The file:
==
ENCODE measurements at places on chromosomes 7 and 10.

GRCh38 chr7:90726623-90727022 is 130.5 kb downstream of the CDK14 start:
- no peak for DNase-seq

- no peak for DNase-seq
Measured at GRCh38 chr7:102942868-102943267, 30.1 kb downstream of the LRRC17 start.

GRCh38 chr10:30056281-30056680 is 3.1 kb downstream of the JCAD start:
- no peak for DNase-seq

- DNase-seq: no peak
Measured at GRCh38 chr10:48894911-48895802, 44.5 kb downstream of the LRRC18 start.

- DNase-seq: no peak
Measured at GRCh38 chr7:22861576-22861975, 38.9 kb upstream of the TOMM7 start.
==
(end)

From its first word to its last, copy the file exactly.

ENCODE measurements at places on chromosomes 7 and 10.

GRCh38 chr7:90726623-90727022 is 130.5 kb downstream of the CDK14 start:
- no peak for DNase-seq

- no peak for DNase-seq
Measured at GRCh38 chr7:102942868-102943267, 30.1 kb downstream of the LRRC17 start.

GRCh38 chr10:30056281-30056680 is 3.1 kb downstream of the JCAD start:
- no peak for DNase-seq

- DNase-seq: no peak
Measured at GRCh38 chr10:48894911-48895802, 44.5 kb downstream of the LRRC18 start.

- DNase-seq: no peak
Measured at GRCh38 chr7:22861576-22861975, 38.9 kb upstream of the TOMM7 start.